Podcake dared have a opinion about recurring tropes in horror audio drama with one erroneous clerical detail (unimportant to the greater argument) which sparked off an um-actually firestorm so bad Welcome to Night Vale co-creator Joseph Fink – clearly having not read the article – mocked her on Twitter.

Fuck that noise.

Over time I’ve come to find this methodology has two bad side effects. 

  1. Indie creators don’t know what they don’t know and could cement into bad habits if all they hear is the silence around an easily-addressed issue. Audiences might also not have any clue something random is derivative of a much better work they’ll never heard of because comparing the two is considered rude.
  2. Some works of art are only created for profit and openly exploit the environment of convenient silence meant to help the smol beans. 

Of course the second side effect far outweighs the first in intensity, but it can also be quickly taken apart.

Positivity for the sake of positivity can let bad things fester. Part of embracing what is good about a piece of art is embracing critical thinking and staring down the unsuccessful parts square in the eye to discuss them. 

What is off about the piece? 

Why is it off? 

How did it happen? 

I’ve been fortunate enough to occasionally land gigs that have allowed me to lovingly craft long-form reviews of podcasts – good and bad – with free reign to be a legit critic. Though, as fun as it is to construct massive postmortems of darlings like S-Town, there was one position in particular I had a lot of fun with. 

In March of 2021 I became the somewhat anonymous author of DiscoverPods’ Podcast Spotlight. Over my tenure I wrote 31 spotlights, a third of which were some of the most rewarding and direct criticism I’ve written. When the position was first pitched to me it was simple: podcast creators paid a flat fee to have their podcast featured on the website with a generic Q&A section and a 200 word bespoke review.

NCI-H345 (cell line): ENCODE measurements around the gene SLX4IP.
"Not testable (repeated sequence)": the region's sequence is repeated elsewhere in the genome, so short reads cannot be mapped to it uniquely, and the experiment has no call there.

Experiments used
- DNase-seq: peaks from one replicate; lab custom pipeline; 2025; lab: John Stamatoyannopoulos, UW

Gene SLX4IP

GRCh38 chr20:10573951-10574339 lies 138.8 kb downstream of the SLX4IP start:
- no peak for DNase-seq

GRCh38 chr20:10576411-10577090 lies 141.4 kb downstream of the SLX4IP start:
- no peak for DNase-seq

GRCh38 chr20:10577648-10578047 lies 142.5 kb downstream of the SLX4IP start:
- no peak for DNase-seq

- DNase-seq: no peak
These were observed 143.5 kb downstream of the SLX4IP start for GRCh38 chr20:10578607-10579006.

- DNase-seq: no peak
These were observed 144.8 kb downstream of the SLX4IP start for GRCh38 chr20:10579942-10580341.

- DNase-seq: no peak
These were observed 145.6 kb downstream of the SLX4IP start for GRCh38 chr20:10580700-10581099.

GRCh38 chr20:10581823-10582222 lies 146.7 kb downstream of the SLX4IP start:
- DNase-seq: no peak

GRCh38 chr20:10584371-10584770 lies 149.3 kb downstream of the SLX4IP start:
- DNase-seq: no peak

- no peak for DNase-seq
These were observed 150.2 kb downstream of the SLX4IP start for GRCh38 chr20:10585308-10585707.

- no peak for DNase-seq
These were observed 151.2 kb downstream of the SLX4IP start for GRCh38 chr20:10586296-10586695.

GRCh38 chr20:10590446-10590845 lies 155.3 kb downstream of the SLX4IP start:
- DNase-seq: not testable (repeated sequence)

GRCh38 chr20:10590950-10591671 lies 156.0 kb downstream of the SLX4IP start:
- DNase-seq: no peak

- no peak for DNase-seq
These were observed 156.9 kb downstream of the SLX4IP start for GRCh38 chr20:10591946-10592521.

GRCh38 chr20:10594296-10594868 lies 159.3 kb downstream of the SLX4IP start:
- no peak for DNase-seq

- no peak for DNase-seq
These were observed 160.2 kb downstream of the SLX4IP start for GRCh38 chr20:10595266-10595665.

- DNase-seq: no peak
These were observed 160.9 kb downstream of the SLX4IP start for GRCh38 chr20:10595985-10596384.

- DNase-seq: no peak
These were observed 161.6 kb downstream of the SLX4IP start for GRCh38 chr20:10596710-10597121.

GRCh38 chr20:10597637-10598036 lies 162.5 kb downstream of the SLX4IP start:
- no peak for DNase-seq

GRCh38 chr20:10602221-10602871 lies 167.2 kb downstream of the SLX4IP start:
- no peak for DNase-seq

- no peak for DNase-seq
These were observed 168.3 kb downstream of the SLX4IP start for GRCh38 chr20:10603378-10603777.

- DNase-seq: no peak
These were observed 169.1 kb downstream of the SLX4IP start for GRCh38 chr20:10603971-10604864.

At first I was given full rein to be honest. Later in the run I was encouraged to find positive things to say about the show to appease the people who weren’t explicitly told negative reviews were possible. I still cherish the direct message from my editor asking if comedy chat cast Girl Interrupter was “that bad,” to which I replied an enthusiastic “yes.” Apparently the host was none too pleased to read my… direct three-paragraph review. Aside from the typo left over from re-phrasing a sentence, I stand by what it says. In a world of mindless ‘supportive’ five-star reviews it’s important to explain the why and how a show fucked up for posterity’s sake.

Of course it wasn’t all negativity. In the bargain bin of stinkers like Band of Mothers or The Pursuit of Learning I found delights like REACH: A Space Podcast for Kids and Improv is Dead

I wanna find more diamonds in the rough.

As of this article going up there are FIVE commission slots open. Podcasts with crews over 50% comprised of marginalized identities are eligible for a discount.

Get you (or a podcast you love) a Pinpoint today!